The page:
Canucks Schneider keeps winning in sporadic starts
Despite waiting 13 days since his last start, Vancouver’s rookie backup made 33 saves in a 3-1 road win over the Colorado Avalanche on Thursday night. And while he got a lot of help from defensively responsible teammates and a sometimes stagnant Avalanche attack that hadn’t played since Saturday, Schneider was full value for the win, with a great one-time save on Kyle Quincy coming off his left post to the right slot, and a glove stop on Matt Duchene on a breakaway after a turnover.
“It seems every game I play I get more confident, more comfortable,” Schneider said.
The early numbers seem to prove it.
With the win, Schneider improves to 3-0-0 this season with a staggering 0.90 goals-against average and .969 save percentage. Those are all better than No. 1 Roberto Luongo (4-3-2, 2.61, .915), but far from creating a Canucks crease controversy, the strong start by Schneider should be a blessing, allowing coach Alain Vigneault to finally follow through on an annual pledge to rest his workhorse starter more often, and play the backup 20 to 25 games.
“I want to be a guy that they can count on winning games, not just go in there and hope you win,” said Schneider. “Stats are more of a reflection of how my team is playing in front of me.”
Schneider’s impressive play doesn’t make him the best goalie in the league. Far from it, even if his numbers are both in the top-3, just behind the absurd start of Boston’s Tim Thomas. Schneider wasn’t even the hottest goalie in the NHL on Thursday night, not with the always overlooked Mathieu Garon posting a second straight shutout for Columbus, Jaroslav Halak adding his third goose egg for St. Louis, and Jonathan Bernier added his first shutout to an amazing early season run in Los Angeles.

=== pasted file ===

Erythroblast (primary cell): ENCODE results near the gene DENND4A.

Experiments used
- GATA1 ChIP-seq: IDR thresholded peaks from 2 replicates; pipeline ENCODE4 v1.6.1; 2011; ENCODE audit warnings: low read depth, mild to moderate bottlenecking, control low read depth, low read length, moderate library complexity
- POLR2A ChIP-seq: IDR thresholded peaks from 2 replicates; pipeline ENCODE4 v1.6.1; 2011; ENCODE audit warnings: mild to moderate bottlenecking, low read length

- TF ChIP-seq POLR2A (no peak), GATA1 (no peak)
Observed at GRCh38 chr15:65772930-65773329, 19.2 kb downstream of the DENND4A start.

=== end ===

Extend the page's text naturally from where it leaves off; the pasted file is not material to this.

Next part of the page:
Schneider is, however, the only one on that list posting those numbers in sporadic starts, and as the 24-year-old told InGoal Magazine on the eve of the season, it has a lot to do with a change in his style of play under new Canucks goalie coach Rollie Melanson. By positioning himself deeper in the crease – he used to start out aggressively and drift back with the attack – Schneider has reduced his reliance on rhythm and timing.
About the only thing he needs to work on now is that first career shutout. He’s lost his bid for a blanking in the final few minutes of his last two starts, and may have to turn to Luongo for advice after the veteran posted his 52nd shutout Monday against New Jersey, trailing only Devils’ star Martin Brodeur (by a whopping 60) among active goaltenders on the all time NHL list.
“I asked Roberto to teach me how to finish games off since he’s got quite a few of them,” Schneider joked after the victory in Colorado. “But the win is what’s important.”
Especially when you have to wait a couple weeks for your next chance to get one.